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Coronavirus

LA County expected to hit herd immunity by mid summer

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Photo Credit: County of Los Angeles

LOS ANGELES – Los Angeles County could reach COVID-19 herd immunity among adults and the older teenagers by mid- to late July, public health officials announced Monday. Over the weekend LA Mayor Eric Garcetti announced that appointments are no longer needed for Angelenos to get COVID-19 vaccinations at any site run by the city.

Garcetti’s move is intended to give people who don’t have the time or technological resources to navigate online booking platforms a chance to get the shot.

The percentage of the population the County needs to vaccinate to achieve community immunity is unknown, however Public Health officials estimate it’s probably around 80%. Currently, 400,000 shots each week are getting into the arms of L.A. County residents, and there are over 2 million more first doses to go before 80% of all L.A. County residents 16 and older have received at least one shot.

At this rate, Public Health expects the County will reach this level of community immunity in mid- to late July and that assumes the County continues to at least have 400,000 people vaccinated each week. That would include both first doses that people need as well as their second doses.

This news came as Los Angeles Unified School District officials announced that attendance numbers at all grade levels in the District have been considerably lower than expected as extensive safety measures have failed to lure back the vast majority of families in the final weeks of school.

Only 7% of high school students, about 30% of elementary school children and 12% of middle school students have returned to campuses.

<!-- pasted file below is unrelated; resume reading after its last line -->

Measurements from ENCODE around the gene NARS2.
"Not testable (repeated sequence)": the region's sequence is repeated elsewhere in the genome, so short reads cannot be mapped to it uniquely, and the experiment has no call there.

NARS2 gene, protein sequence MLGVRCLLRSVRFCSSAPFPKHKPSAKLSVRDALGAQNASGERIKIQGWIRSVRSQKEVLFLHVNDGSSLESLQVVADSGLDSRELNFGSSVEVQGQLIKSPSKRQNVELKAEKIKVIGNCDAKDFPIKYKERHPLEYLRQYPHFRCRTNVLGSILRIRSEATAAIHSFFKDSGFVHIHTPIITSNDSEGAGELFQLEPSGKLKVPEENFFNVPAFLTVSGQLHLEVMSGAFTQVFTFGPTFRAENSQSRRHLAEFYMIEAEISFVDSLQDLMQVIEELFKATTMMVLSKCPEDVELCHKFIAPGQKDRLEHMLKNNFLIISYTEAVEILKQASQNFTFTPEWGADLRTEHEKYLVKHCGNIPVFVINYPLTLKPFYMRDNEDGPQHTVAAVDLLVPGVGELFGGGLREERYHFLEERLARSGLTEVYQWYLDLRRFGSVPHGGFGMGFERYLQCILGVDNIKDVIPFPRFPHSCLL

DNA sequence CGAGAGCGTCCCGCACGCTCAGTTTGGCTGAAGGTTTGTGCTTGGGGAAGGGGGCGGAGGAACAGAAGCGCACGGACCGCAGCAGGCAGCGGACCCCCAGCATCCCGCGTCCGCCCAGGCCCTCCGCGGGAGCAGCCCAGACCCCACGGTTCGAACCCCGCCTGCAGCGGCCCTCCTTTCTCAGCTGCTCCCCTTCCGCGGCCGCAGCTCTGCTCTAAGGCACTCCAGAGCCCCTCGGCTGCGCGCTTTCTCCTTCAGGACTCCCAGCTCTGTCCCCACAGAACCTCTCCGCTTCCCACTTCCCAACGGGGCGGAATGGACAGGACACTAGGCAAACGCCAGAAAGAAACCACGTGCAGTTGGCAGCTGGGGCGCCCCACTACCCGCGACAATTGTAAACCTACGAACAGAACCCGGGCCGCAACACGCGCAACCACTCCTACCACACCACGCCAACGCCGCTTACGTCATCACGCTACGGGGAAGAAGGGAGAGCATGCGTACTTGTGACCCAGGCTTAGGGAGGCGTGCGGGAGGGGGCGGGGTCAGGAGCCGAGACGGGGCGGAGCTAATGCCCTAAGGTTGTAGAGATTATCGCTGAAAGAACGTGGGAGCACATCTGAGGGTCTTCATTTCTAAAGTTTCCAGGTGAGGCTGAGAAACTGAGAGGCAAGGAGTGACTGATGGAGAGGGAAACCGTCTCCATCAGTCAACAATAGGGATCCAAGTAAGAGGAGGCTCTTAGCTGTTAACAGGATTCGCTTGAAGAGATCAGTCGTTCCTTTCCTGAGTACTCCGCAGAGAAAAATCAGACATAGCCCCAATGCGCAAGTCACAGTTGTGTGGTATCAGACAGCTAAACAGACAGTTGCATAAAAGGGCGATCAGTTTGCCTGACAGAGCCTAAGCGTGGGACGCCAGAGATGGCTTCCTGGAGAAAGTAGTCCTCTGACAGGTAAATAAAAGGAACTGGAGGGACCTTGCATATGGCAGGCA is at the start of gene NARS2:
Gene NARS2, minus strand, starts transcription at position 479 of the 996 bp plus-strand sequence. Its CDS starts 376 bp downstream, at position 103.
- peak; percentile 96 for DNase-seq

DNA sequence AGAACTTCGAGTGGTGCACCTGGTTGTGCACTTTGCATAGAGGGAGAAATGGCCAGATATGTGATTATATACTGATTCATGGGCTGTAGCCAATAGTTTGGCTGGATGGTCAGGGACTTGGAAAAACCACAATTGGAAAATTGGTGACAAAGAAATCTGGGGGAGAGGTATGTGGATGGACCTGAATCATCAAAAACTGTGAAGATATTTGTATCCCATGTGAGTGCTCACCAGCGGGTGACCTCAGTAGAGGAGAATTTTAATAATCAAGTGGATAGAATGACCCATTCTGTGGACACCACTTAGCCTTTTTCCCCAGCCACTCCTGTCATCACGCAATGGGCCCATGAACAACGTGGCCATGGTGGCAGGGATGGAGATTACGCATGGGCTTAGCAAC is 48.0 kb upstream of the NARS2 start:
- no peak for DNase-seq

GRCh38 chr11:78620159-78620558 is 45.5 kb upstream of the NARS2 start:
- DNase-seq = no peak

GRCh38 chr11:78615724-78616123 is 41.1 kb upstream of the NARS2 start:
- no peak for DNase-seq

As of May 7, more than 8,492,810 doses of COVID-19 vaccine have been administered to people across Los Angeles County. Of these, 5,146,142 were first doses and 3,346,668 were second doses.

On Monday the U.S. Food & Drug Administration (FDA) expanded the emergency use authorization for the Pfizer COVID-19 vaccine for adolescents 12 to 15 years of age. The Pfizer vaccine is already authorized for people 16 years old and older.

Pfizer’s testing in adolescents “met our rigorous standards,” FDA vaccine chief Dr. Peter Marks said. “Having a vaccine authorized for a younger population is a critical step in continuing to lessen the immense public health burden caused by the COVID-19 pandemic.”

In a statement released Monday by the White House, President Joe Biden the FDA’s decision marked another important step in the nation’s march back to regular life.

“The light at the end of the tunnel is growing, and today it got a little brighter,” Biden said.

Los Angeles County will offer the Pfizer vaccine for 12 to 15-year-olds once the Centers for Disease Control and Prevention (CDC) affirms the FDA recommendation, which can happen as early as Wednesday. All adolescents 12-17 will need to be accompanied by a parent or guardian to get vaccinated.

To find a vaccination site near you, to make an appointment at vaccination sites, and much more, visit: www.VaccinateLACounty.com (English) and www.VacunateLosAngeles.com (Spanish). If you don’t have internet access, can’t use a computer, or you’re over 65, you can call 1-833-540-0473 for help finding an appointment or scheduling a home-visit if you are homebound. Vaccinations are always free and open to eligible residents and workers regardless of immigration status.

In the meantime, the Los Angeles County Department of Public Health and the Centers for Disease Control and Prevention say that unvaccinated people — including children — should continue taking precautions such as wearing masks indoors and keeping their distance from other unvaccinated people outside of their households.

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Health

HHS takes steps to reverse Anti-LGBTQ+ healthcare policy

The announcement came minutes before a scheduled hearing before the U.S. District Court for Equality California’s lawsuit challenging the Trump-Pence Administration’s “Rollback Rule”

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HHS the Hubert H. Humphrey Building (Photo: GSA)

WASHINGTON – The U.S. Department of Health and Human Services announced Monday morning that the Biden-Harris Administration will interpret and enforce Section 1557 of the Affordable Care Act (ACA) and Title IX’s prohibitions on discrimination based on sex to include discrimination on the basis of sexual orientation and gender identity.